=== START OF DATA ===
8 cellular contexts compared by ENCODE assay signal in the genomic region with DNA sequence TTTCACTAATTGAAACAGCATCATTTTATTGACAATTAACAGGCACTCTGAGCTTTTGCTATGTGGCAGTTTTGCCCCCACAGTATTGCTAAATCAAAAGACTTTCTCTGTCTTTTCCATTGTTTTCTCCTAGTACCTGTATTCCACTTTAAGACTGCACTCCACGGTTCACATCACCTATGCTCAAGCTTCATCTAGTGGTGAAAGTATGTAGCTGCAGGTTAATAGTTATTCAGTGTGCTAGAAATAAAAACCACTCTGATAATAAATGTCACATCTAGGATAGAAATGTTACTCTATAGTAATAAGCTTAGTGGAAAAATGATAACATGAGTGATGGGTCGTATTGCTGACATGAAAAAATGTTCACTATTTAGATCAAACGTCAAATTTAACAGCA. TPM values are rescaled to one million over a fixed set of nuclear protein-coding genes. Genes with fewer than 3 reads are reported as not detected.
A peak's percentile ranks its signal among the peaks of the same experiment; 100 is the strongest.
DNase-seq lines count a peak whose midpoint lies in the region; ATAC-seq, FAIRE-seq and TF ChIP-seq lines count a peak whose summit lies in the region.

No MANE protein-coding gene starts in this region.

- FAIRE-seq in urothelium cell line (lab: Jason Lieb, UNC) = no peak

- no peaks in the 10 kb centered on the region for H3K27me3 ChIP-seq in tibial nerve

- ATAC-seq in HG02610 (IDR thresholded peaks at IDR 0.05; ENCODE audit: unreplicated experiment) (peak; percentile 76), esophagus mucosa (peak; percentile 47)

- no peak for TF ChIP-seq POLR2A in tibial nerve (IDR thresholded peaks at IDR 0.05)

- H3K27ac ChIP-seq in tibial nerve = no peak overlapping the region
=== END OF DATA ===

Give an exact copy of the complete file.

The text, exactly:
8 cellular contexts compared by ENCODE assay signal in the genomic region with DNA sequence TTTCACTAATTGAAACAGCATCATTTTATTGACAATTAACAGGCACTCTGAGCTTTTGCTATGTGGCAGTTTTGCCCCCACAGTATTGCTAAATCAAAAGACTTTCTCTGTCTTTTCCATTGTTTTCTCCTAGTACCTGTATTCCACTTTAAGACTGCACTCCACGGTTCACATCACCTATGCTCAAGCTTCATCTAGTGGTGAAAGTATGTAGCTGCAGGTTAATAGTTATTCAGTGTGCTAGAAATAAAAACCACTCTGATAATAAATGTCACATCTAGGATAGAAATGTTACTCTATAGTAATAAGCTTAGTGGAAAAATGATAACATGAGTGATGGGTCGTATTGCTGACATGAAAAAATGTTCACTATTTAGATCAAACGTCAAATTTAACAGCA. TPM values are rescaled to one million over a fixed set of nuclear protein-coding genes. Genes with fewer than 3 reads are reported as not detected.
A peak's percentile ranks its signal among the peaks of the same experiment; 100 is the strongest.
DNase-seq lines count a peak whose midpoint lies in the region; ATAC-seq, FAIRE-seq and TF ChIP-seq lines count a peak whose summit lies in the region.

No MANE protein-coding gene starts in this region.

- FAIRE-seq in urothelium cell line (lab: Jason Lieb, UNC) = no peak

- no peaks in the 10 kb centered on the region for H3K27me3 ChIP-seq in tibial nerve

- ATAC-seq in HG02610 (IDR thresholded peaks at IDR 0.05; ENCODE audit: unreplicated experiment) (peak; percentile 76), esophagus mucosa (peak; percentile 47)

- no peak for TF ChIP-seq POLR2A in tibial nerve (IDR thresholded peaks at IDR 0.05)

- H3K27ac ChIP-seq in tibial nerve = no peak overlapping the region